Keeping Remote Workers Accountable
HR managers, CEOs, and IT folk at both large and small businesses, are hard-pressed to discover a way of guaranteeing that their employed remote workers are actually working. It’s much like maintaining a long distance relationship without the romanticism. What it comes down to is implementing a superb software program. Here are three suggestions on how to keep remote workers accountable.
- Consolidate Correspondence
Dissimilar to staff working in an office, remote staff may experience delays in correspondence due to a lack of face-to-face interaction. To clarify the situation, companies should consider arranging several specific communication techniques that coordinate with a virtual program for work at home employees. For instance, some businesses use social computer networks or employee apps like Blink or VeryConnect. These types of networks allow virtual staff to stay connected to other telecommuters who may offer assistance and management throughout the working day.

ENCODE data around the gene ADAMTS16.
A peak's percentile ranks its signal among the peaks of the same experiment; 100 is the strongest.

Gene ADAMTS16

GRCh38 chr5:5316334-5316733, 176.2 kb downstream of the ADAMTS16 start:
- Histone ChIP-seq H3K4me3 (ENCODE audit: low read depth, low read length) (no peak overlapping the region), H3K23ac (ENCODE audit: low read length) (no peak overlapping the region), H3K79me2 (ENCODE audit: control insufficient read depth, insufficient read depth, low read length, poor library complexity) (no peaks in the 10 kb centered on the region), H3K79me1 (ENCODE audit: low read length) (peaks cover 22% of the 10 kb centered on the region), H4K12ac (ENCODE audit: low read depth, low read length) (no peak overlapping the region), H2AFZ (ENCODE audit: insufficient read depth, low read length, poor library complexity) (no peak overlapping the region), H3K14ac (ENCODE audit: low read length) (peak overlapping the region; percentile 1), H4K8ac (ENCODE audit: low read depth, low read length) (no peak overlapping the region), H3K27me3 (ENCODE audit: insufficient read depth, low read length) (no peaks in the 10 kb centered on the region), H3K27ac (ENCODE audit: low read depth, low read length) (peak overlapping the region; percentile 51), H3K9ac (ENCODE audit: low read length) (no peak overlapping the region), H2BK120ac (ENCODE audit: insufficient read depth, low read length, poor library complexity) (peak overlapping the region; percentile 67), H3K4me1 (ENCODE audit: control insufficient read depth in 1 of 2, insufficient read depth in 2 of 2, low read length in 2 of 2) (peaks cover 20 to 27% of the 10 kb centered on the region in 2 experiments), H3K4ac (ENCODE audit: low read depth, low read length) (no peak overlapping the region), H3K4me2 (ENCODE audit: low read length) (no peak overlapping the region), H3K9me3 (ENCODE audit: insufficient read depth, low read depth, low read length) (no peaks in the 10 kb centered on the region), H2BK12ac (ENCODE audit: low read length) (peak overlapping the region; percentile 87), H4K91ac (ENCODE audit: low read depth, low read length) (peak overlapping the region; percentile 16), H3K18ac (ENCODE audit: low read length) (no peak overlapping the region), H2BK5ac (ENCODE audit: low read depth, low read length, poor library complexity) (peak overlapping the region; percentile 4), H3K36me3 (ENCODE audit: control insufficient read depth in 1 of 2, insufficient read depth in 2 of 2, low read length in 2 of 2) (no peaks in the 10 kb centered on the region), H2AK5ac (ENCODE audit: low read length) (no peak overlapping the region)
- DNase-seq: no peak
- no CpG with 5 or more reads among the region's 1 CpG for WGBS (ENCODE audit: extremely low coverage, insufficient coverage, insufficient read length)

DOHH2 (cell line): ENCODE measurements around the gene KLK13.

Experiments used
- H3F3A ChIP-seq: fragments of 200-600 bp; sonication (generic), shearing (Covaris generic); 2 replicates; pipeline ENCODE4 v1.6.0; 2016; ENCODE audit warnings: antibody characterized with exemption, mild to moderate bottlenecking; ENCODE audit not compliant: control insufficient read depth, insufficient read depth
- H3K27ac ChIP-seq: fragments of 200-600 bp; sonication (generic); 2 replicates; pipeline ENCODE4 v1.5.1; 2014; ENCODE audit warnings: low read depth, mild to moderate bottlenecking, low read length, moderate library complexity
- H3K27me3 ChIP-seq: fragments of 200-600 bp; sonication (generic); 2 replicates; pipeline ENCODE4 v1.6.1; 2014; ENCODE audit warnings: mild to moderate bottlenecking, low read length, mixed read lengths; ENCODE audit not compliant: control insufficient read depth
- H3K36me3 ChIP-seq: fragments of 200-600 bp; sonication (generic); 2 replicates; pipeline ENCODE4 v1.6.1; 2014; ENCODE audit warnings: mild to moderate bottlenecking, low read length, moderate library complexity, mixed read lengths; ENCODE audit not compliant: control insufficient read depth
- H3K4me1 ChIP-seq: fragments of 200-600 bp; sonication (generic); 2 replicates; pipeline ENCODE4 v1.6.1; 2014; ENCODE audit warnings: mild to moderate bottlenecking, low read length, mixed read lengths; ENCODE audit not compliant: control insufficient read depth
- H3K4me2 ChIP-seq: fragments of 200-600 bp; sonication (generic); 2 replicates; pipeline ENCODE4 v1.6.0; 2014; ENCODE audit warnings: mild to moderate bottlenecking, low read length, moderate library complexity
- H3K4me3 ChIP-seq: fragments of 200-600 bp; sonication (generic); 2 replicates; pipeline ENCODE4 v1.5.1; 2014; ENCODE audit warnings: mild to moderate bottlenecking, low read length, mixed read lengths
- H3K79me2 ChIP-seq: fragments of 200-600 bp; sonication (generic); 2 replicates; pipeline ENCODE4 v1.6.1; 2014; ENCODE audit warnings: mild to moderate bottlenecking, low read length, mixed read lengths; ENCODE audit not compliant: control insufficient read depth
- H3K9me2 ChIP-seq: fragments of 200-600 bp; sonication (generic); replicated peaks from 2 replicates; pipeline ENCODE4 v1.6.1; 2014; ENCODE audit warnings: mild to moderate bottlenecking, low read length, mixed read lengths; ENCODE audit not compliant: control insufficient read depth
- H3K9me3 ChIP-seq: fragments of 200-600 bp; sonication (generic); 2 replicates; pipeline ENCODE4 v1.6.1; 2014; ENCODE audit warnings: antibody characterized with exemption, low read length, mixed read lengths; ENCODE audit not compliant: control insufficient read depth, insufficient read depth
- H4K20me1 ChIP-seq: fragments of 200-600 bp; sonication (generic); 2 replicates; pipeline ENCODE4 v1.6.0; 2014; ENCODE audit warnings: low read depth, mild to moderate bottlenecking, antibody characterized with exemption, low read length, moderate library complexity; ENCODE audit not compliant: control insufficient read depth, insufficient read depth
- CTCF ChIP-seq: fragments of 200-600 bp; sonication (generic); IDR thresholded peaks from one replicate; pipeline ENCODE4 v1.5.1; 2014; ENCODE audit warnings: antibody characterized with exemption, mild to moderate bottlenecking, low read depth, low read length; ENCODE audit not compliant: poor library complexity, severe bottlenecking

Another solution for communication issues include using Skype or Google Hangout in case of inaccuracies via chat or email. Of course, the good ole’ 19th century invention called the telephone is still viable in its 21st century incarnation known as a smartphone.
- Highlight Clarity
Remote teams require a sophisticated level of management and transparency across every line of work. In light of this, it is crucial to employ a system that allows access to a telecommuter’s tasks, work hours, pay arrangement (for instance by the hour or by each task), etc. Software systems like Time Doctor offers everything from time tracking and screen shots to web usage, payroll, reporting and more. This type of software tracking system helps employers keep remote workers viable and accountable.
Businesses must keep track of telecommuters working hours and additional vital information to make sure all is aboveboard; therefore, the correct software set-up is vital for companies and their teleworking staff. In addition, companies must make modifications and incorporate accountability into the workflow. Well-organized coordination between employers and remote workers substantially increases productivity according to Remote.Co.
- Planning Ahead